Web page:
When an aircraft moving at 150 miles per hour comes in to land on a moving aircraft carrier runway, everyone from those on the flight deck to those in the bridge need to be on the same page.
Aboard USS George H.W. Bush, this task has become even more challenging since hundreds of people currently on board aren't English-born speakers. It's just one of the obstacles the French Navy and the American Navy are working to overcome during a multi-week training out at sea. However, neither country sees their differences as setbacks.
"We probably don't have the same sophisticated food that they are used to, but it gets the job done," joked Lt. Brandon Rodgers. "They have been great to fly with and very professional. It's been interesting to see the differences in how they run their squadron [vs] how we run our squadron."
Many American sailors say they have been able to find strength in the differences.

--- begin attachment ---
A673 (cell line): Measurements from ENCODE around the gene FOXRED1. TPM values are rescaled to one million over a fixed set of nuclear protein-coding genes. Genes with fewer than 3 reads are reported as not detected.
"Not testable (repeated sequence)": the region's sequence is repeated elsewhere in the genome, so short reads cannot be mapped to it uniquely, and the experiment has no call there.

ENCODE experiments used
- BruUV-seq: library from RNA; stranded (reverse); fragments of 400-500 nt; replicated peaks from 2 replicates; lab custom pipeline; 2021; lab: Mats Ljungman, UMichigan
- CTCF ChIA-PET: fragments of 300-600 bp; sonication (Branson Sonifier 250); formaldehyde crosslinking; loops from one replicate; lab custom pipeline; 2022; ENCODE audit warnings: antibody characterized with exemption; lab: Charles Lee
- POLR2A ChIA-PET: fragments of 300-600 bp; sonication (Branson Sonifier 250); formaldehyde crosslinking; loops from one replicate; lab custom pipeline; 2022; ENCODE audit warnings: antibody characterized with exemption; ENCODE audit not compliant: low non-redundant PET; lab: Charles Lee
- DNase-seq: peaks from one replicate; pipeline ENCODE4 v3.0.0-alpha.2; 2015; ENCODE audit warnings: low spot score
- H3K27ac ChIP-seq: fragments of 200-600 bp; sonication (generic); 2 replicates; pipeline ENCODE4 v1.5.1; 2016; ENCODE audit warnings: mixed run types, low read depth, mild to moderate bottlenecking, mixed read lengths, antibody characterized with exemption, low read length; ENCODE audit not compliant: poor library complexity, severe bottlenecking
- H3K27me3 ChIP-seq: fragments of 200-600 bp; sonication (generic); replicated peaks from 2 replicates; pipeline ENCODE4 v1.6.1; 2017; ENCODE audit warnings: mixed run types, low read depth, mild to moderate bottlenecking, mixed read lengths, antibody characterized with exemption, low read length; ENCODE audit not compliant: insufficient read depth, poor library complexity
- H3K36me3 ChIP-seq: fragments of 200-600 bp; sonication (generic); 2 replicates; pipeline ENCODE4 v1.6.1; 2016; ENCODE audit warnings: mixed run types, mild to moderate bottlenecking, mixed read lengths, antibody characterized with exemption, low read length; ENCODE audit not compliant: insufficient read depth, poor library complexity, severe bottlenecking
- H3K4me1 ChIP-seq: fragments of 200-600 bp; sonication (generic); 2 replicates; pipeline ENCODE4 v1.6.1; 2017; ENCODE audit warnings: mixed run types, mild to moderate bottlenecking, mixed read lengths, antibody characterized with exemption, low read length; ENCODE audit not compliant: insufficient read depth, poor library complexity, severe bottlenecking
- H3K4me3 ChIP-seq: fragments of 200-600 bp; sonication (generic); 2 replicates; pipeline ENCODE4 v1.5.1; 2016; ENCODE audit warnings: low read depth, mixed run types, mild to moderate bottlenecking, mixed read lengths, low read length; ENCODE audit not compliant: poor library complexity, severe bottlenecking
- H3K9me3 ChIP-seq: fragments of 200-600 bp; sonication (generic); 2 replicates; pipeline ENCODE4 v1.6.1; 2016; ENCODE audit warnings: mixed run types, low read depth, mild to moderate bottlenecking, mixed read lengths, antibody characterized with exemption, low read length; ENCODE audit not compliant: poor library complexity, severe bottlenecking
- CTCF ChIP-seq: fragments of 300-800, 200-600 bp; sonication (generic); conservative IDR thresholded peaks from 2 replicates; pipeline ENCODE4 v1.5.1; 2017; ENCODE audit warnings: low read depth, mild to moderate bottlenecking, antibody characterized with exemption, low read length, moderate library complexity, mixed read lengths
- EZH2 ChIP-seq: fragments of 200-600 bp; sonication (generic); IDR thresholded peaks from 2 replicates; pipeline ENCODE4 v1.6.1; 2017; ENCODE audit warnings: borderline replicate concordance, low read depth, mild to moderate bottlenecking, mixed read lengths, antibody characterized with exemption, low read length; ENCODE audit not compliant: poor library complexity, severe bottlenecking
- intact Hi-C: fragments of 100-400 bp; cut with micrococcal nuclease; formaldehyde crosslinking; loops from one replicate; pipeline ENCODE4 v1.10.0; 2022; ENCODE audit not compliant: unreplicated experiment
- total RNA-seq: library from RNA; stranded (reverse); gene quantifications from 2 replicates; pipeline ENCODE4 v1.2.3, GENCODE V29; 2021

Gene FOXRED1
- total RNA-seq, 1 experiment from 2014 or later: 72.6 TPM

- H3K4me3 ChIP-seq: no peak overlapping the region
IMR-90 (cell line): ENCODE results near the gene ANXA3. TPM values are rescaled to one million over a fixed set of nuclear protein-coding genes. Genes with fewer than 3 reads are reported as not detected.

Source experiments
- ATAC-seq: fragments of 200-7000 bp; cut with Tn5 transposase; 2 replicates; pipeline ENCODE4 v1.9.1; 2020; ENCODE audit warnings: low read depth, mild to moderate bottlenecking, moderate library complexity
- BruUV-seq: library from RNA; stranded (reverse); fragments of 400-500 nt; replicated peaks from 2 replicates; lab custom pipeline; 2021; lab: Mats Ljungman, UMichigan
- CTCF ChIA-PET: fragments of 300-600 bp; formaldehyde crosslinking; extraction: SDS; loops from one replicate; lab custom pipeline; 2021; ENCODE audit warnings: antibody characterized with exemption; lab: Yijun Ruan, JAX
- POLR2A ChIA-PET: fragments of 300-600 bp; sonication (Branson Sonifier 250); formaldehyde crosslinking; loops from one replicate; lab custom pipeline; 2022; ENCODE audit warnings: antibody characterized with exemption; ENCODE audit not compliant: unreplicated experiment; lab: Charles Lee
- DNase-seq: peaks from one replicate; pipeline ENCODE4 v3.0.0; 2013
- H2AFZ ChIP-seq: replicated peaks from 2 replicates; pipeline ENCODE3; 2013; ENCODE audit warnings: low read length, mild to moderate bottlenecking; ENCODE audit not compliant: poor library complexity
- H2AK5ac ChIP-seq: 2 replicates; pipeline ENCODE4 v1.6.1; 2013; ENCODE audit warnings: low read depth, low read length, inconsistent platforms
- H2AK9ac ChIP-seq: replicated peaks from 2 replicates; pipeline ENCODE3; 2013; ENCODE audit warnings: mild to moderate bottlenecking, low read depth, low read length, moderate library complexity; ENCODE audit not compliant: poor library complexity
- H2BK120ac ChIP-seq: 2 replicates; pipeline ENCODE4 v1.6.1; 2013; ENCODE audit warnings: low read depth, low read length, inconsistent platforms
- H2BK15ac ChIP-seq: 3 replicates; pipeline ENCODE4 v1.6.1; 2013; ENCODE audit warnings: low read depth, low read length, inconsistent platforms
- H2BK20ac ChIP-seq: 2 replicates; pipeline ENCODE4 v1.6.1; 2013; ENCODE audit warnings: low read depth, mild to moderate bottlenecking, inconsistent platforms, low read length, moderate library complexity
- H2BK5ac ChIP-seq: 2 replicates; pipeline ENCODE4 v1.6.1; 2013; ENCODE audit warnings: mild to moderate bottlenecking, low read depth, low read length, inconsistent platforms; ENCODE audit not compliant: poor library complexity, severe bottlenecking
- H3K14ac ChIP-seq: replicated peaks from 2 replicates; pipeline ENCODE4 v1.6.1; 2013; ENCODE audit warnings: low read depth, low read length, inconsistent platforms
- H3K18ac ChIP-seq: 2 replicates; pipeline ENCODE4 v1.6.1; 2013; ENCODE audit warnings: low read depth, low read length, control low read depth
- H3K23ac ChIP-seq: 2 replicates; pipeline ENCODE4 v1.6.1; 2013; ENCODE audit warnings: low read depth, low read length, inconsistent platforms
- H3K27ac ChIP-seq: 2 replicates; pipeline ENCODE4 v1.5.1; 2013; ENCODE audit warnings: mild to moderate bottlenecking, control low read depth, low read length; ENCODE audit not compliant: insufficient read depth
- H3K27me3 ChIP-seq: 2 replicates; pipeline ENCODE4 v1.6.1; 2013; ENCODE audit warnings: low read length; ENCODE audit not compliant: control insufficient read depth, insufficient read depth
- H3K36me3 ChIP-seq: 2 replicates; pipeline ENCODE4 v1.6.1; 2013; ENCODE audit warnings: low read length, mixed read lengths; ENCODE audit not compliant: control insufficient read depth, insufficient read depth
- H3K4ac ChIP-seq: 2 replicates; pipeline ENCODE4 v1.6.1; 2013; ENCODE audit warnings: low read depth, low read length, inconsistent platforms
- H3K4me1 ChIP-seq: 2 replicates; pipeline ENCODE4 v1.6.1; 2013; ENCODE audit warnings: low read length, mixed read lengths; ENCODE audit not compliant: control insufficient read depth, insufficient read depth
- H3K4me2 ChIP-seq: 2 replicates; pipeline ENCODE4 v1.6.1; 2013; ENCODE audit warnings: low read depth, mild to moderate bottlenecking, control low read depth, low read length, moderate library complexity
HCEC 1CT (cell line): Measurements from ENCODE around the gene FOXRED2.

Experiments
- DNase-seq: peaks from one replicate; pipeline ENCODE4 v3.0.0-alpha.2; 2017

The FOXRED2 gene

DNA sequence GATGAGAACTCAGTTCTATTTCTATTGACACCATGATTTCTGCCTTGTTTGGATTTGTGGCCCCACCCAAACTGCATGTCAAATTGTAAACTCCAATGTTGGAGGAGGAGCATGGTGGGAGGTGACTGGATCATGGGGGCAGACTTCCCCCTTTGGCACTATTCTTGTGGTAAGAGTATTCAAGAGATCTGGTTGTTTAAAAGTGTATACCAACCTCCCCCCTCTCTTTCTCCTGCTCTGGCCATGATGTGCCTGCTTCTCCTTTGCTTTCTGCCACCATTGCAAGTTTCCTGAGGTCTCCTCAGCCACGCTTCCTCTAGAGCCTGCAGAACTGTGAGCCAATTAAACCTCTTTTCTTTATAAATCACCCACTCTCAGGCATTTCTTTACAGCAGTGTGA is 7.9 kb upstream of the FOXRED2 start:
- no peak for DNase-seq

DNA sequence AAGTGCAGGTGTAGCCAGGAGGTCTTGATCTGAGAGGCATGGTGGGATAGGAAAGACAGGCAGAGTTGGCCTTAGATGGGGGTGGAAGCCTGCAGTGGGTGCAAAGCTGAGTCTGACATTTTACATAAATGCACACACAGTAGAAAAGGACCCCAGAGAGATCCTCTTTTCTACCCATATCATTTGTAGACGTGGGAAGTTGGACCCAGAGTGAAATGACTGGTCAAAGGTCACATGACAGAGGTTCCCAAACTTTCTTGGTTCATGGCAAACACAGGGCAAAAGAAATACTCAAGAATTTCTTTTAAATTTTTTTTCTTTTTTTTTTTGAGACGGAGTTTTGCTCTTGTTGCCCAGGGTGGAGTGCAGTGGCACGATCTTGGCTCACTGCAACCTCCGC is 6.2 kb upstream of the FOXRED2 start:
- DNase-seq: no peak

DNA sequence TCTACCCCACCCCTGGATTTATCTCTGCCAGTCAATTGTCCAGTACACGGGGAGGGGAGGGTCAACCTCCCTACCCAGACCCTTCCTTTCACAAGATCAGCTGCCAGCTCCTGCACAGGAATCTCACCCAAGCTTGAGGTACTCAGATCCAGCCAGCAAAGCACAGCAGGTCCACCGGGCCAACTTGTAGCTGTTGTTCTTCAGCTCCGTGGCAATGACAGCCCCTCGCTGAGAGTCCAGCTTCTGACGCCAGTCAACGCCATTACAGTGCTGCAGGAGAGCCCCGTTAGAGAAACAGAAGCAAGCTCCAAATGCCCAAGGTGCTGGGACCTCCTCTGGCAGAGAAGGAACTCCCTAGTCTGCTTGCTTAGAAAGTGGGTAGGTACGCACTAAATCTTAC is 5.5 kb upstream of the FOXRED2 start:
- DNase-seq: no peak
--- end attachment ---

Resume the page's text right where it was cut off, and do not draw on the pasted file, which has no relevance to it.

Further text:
"It's a lot more fun because we get to work in a joint environment and get to see what they are capable of doing and what we are capable of doing from a training perspective and what they bring to combat," explained Lt. Rodgers.
Differences lead to a powerful mutual understanding and respect between the two Navys, and Sailors say it only strengthens our alliance.
"We are brothers in arms," said Commander Marc with the French Navy. "When you can meet those people for real and talk about the flights you do together, it is even better. We can really increase the relationship and build a real relationship not just between two Navys but two peoples, and that is where we learn the most."